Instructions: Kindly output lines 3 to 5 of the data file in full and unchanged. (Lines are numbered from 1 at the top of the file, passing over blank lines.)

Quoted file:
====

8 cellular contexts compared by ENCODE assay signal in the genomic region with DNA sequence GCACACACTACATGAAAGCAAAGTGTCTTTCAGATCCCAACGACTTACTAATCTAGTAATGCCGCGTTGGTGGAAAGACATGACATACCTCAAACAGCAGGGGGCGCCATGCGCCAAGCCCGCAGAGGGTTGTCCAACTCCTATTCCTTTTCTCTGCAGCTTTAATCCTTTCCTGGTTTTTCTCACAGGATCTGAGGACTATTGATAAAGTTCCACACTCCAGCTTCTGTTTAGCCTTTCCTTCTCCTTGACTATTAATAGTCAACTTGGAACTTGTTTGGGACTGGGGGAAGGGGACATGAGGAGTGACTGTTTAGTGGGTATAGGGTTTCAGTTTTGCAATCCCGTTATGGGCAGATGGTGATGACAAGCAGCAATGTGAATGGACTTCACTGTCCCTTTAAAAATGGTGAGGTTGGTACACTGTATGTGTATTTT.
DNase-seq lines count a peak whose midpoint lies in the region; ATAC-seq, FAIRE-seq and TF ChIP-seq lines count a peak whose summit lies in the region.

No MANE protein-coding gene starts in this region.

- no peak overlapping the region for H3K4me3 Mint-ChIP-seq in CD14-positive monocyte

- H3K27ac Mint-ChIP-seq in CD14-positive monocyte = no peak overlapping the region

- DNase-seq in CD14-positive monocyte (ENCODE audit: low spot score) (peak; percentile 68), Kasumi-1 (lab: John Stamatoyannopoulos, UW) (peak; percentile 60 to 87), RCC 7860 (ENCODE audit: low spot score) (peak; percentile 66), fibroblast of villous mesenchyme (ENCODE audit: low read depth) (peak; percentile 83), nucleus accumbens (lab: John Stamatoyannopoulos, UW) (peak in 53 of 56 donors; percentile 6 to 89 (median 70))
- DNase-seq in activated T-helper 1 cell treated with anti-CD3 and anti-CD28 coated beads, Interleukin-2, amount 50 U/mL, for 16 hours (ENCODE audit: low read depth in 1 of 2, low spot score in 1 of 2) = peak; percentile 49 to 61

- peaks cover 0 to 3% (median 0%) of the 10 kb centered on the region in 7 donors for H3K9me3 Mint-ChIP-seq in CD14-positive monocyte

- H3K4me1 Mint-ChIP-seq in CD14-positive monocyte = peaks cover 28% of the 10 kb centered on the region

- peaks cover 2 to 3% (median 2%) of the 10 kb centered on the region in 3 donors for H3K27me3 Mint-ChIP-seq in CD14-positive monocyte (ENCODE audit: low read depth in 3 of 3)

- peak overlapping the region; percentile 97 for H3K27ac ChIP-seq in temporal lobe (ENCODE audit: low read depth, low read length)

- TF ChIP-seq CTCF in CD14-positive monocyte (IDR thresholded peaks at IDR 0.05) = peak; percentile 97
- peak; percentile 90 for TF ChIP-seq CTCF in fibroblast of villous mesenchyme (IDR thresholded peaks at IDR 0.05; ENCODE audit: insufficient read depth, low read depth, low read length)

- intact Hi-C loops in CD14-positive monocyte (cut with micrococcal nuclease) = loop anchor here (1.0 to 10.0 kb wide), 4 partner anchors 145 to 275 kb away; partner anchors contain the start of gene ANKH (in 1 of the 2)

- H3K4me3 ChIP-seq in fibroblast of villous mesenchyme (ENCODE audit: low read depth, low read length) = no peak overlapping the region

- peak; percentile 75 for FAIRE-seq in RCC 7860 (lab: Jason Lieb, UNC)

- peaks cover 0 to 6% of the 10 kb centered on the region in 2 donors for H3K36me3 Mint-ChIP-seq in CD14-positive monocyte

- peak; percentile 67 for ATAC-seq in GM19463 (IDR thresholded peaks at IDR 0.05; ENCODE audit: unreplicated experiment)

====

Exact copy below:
No MANE protein-coding gene starts in this region.

- no peak overlapping the region for H3K4me3 Mint-ChIP-seq in CD14-positive monocyte

- H3K27ac Mint-ChIP-seq in CD14-positive monocyte = no peak overlapping the region